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Smoke and Mirrors: Cyber Security Insurance

Data breaches have become a daily occurrence. However, their cost to organizations goes far beyond reputational damage in the media. Boards and businesses are subject to regulatory mandates that carry fines and capital holds, and increasingly face litigation from class-action suits. Cyber security insurance has emerged as a stop-gap to protect stakeholders from the shortcomings of siloed risk management processes. However, insurance policies are not a replacement for improving a company’s cyber security posture. So what do you need to know when it comes to the effectiveness of cyber security insurance?

Smoke and MirrorsMore and more companies are buying cyber security insurance to protect themselves from the financial disaster caused by data breaches like the one Target suffered.

Not surprisingly, the U.S. cyber security insurance market is growing approximately 30 percent per year. Some surveys even suggest that 30 percent of large enterprises in the U.S. have some type of cyber security insurance coverage. These numbers include both first-party and third-party cyber security insurance policies. First-party policies typically cover losses incurred from business interruption, destruction of data and property, and reputational harm. Third-party policies, in contrast, cover losses incurred by a company’s customers and others, such as damages resulting from the exposure of personally identifiable information (PII) through a data breach.

Despite these impressive growth numbers, the cyber security insurance market is still nascent. Particularly when it comes to coverage for cyber-related critical infrastructure loss, an area where carriers provide limited offerings. This was the conclusion of the Department of Homeland Security’s (DHS) National Protection and Programs Directorate (NPPD), which conducted multiple workshops and roundtables focused on improving cyber security insurance. The NPPD identified three areas that contribute to lack of progress:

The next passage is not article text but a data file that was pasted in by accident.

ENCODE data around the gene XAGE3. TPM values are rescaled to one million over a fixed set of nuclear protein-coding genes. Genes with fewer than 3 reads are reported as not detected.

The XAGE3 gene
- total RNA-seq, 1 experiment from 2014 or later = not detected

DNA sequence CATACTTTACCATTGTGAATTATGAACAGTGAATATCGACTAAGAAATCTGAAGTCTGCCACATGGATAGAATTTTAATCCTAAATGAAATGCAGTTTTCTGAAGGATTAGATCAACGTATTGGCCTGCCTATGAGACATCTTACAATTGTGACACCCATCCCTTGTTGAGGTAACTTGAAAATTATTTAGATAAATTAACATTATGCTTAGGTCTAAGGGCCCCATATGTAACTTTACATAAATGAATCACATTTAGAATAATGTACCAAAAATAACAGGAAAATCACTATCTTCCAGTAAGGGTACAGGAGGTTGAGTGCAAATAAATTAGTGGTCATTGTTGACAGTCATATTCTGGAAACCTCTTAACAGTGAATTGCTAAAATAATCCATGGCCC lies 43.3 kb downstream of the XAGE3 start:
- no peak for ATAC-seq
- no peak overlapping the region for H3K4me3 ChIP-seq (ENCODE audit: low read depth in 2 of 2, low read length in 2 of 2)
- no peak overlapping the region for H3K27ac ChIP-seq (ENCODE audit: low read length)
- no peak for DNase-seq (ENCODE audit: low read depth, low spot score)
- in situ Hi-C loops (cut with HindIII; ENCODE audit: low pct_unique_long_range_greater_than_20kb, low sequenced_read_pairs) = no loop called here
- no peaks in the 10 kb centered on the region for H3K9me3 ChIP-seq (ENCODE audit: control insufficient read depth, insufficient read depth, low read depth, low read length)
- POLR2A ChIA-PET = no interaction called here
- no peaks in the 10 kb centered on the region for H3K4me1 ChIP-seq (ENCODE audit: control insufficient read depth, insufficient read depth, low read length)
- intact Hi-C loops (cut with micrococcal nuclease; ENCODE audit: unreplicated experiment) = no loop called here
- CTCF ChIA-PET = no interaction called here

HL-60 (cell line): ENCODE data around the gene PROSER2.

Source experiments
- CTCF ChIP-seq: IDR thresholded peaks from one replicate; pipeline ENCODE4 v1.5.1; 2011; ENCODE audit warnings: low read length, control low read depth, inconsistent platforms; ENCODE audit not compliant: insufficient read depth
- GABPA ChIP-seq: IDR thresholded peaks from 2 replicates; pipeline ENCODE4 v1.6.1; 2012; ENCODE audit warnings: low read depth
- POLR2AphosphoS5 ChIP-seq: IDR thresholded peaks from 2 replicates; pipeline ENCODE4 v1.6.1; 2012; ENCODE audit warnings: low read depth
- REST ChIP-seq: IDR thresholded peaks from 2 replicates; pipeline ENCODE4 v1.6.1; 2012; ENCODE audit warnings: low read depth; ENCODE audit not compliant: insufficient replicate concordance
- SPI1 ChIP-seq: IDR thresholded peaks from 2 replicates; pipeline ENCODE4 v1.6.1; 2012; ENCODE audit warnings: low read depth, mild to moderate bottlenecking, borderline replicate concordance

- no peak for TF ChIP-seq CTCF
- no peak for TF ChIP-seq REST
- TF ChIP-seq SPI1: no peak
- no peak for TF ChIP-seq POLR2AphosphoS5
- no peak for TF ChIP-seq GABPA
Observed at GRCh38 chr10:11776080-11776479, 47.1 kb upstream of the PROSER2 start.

1. Insurers don’t have enough actuarial data to adjust premiums based on what security controls and security tools are most effective.

2. In absence of more cyber risk actuarial data, insurers struggle to conduct proper incident consequence analysis in order to better determine coverage scope and pricing.

3. Lack of broader adoption of Enterprise Risk Management practices in end user organizations, which should also include cyber risk assessments, to translate IT-based losses into terms of potential harm to investment, market cap, and reputation.

The third point reflects the cultural divide between CISOs on the one hand and business stakeholders (e.g., CFO, legal counsel, and risk managers) on the other. Research has shown that organizations which have bridged the gap and applied a holistic view of risk across business, IT, and security, typically are more effective at mitigating threats than those that haven’t.

For less mature organizations, cyber security insurance has become a “stop-gap” measure or substitute for improving their cyber security posture. However, some insurers are citing litigation and poor operations as reasons not to payout on losses. A recent federal appeals court ruling involving retailer Neiman Marcus that will allow consumer data breach victims to file class action suits is likely to force insurers to further tighten their compensation policies for claims by companies. Furthermore, the industry is debating whether state-sponsored cyber-attacks, to the extent they can be identified as such, should be covered by cyber security insurance policies.

Ultimately, an organization’s primary concern should be to protect the data that they store – be it their own intellectual property, or their customers’ and employees’ data. While cyber insurance policies can protect against some of the financial losses associated with a breach, they do not protect the data itself. In many ways, cyber security insurance should be viewed much like health insurance. Individuals do not abandon their healthy habits once they are insured. In the same way, organizations should continue to improve their security posture even if they choose to invest in cyber security insurance.

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Torsten George is strategic advisory board member at vulnerability risk management software vendor, NopSec. Torsten has more than 20 years of global information security experience. He is a frequent speaker on cyber security and risk management strategies worldwide and regularly provides commentary and byline articles for media outlets, covering topics such as data breaches, incident response best practices, and cyber security strategies. Torsten has held executive level positions with RiskSense, RiskVision (formerly Agiliance), ActivIdentity (acquired by HID® Global, an ASSA ABLOY™ Group brand), Digital Link, and Everdream Corporation (acquired by Dell). He holds a Doctorate in Economics and a Diplom-Kaufmann degree.